'I share your pain,' Putin tells mothers of fallen Russian soldiers

Russian President Vladimir Putin arrives to meet with mothers of military personnel serving in the war, 25 November 2022
Russian President Vladimir Putin arrives to meet with mothers of military personnel serving in the war, 25 November 2022 Copyright AP Photo
Copyright AP Photo
By Euronews with AFP, AP
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Critics say Putin should have met with "real mothers" of soldiers deployed in Ukraine, not women who were "hand picked" by the Kremlin for the event.


Vladimir Putin told the mothers of Russian soldiers serving in the war that he "shares the pain" of those who lost their sons and told them not to believe "lies" about the invasion of Ukraine. 

"I want you to know that I, personally, all the leaders of the country, share this pain. We know that nothing can replace the loss of a son," said Putin. 

He added that Mother's Day, celebrated in Russia on Sunday, would be marked this year by "a feeling of anxiety and concern" among the women concerned, whose "thoughts will be with their boys".

The meeting took place in Putin's residence in Novo-Ogarevo, near Moscow, and was the first of its kind since the Russian invasion started on 24 February. The Kremlin rarely refers to losses suffered in Ukraine, and Friday's event came after weeks of criticism posted on social networks by relatives of men mobilised in early autumn.

Olga Tsukanova, the founder of Russia's Council of Mothers and Wives, has accused Putin of excluding the organisation from Friday's meeting.

In a recorded video address, Tsukanova demanded that the president should meet with "real mothers" of those who serve in the country's army as opposed to the women "hand-picked" by authorities for the event.

Many wives and mothers of men drafted into the army have accused the authorities of failing to adequately train or equip their relatives before sending them to the front.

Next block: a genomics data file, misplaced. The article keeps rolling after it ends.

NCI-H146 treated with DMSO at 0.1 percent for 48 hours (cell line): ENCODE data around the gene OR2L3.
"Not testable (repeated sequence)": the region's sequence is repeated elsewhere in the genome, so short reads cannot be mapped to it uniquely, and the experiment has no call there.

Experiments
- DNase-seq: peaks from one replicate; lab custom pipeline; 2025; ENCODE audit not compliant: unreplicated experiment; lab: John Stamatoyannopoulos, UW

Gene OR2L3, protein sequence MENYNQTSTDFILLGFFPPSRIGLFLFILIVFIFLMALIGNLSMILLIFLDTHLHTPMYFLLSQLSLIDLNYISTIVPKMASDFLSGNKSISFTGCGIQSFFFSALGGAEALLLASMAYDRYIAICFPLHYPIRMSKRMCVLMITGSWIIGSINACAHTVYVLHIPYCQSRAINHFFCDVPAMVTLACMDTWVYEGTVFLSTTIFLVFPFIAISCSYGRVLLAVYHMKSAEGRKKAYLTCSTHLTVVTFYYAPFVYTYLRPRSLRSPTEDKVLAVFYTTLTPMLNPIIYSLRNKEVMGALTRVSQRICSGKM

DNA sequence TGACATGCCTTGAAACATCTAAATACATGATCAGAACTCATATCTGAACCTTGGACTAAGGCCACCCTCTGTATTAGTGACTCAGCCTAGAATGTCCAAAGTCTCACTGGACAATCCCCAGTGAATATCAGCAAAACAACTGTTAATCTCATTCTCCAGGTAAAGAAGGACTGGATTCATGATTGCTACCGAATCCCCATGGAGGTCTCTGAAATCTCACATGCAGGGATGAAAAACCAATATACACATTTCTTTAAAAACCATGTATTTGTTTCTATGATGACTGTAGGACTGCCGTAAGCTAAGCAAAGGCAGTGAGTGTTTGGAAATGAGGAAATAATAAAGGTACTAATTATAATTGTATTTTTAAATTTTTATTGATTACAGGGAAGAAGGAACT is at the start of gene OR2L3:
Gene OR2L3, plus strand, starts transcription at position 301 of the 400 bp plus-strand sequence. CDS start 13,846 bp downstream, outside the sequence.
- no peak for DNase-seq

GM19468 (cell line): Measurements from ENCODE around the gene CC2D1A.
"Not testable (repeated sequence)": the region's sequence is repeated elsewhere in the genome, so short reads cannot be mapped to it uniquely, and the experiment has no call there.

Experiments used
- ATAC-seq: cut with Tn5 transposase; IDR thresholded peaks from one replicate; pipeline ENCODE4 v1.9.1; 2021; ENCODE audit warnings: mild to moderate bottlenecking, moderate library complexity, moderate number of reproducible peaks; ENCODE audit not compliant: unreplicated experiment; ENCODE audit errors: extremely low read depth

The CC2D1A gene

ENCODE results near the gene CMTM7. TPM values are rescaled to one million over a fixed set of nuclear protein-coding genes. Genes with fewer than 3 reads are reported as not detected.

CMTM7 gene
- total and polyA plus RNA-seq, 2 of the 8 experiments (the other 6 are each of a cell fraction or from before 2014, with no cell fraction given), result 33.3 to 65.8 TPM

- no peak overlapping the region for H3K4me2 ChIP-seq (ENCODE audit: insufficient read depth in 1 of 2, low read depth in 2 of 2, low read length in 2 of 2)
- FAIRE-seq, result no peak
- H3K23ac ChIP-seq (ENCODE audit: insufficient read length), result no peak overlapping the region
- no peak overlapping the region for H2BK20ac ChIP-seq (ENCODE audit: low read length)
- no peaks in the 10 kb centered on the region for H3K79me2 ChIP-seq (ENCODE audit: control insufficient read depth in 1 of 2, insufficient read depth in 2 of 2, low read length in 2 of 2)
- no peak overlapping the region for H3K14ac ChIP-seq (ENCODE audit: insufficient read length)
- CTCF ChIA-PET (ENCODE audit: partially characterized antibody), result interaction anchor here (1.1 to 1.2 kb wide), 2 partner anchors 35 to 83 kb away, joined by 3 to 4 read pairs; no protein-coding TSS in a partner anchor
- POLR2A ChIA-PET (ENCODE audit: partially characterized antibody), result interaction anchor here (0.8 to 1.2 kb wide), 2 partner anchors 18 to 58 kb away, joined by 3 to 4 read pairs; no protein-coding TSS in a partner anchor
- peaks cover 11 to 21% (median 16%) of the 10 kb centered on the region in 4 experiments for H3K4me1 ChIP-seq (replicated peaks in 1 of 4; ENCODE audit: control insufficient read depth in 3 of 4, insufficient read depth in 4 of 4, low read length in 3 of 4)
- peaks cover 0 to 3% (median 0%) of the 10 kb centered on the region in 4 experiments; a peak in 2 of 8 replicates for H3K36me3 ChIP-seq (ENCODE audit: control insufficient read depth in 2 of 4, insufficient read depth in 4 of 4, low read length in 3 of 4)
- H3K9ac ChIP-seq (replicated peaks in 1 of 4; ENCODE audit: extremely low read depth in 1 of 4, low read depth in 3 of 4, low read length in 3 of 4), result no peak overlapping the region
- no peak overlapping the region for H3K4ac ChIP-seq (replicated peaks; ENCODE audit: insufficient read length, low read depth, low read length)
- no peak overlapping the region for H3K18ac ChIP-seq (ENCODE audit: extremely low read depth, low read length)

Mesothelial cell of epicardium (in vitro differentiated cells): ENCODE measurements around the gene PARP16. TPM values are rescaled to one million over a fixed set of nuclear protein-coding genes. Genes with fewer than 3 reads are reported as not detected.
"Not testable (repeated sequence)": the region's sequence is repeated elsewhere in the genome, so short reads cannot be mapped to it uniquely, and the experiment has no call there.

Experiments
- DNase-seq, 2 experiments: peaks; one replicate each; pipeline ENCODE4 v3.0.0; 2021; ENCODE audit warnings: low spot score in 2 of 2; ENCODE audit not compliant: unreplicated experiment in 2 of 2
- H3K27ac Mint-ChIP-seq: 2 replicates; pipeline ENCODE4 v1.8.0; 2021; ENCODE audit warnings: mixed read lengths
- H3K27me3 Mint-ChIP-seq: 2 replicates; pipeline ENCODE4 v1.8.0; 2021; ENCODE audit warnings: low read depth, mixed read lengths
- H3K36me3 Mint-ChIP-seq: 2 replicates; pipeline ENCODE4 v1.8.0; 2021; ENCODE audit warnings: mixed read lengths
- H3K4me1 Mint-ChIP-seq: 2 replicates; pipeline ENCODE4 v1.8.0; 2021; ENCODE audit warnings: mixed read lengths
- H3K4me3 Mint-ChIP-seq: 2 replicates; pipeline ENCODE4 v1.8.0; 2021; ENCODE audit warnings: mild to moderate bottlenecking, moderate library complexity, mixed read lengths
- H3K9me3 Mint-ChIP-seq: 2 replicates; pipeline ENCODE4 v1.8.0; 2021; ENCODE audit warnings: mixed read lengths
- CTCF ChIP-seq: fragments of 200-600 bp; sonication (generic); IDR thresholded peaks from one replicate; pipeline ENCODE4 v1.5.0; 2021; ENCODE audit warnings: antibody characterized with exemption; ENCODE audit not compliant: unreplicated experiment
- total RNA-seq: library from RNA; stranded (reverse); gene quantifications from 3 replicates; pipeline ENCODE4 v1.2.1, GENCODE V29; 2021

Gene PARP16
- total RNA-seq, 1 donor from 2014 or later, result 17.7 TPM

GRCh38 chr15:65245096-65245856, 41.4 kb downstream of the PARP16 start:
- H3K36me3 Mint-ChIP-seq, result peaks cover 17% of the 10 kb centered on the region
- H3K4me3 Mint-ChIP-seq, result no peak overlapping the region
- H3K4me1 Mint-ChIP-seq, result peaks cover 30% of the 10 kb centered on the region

"Life is more complicated than what you see on TV or the internet, where you can't trust anything. There is a lot of false information, deception, lies," Putin told the soldiers' mothers.

"This has always been the case, but taking into account modern technologies, it has become even more noticeable and effective," he added, denouncing "informational attacks".

This echoes laws passed after the start of the offensive in Ukraine that punish with heavy prison sentences those accused of spreading "false information" about the army or "discrediting" it.

President Putin also revealed that he sometimes chats by phone to soldiers taking part in the fighting in Ukraine. 

He said he was "surprised" by "their mood" and "their attitude to the matter."

"They give me good reason to say that they are heroes, it's true," Putin added.

Russian Defence Ministry said earlier that a total of 300,000 men have been drafted in the partial call-up announced by Putin on 21 September, and that so far 87,000 of them have been deployed to Ukraine.

Activists and reports by Russian media said many of the draftees were inexperienced, were told to procure basic items such as medical kits and flak jackets themselves, and did not receive training before they were sent off to fight.

Some were killed within days of being called up.

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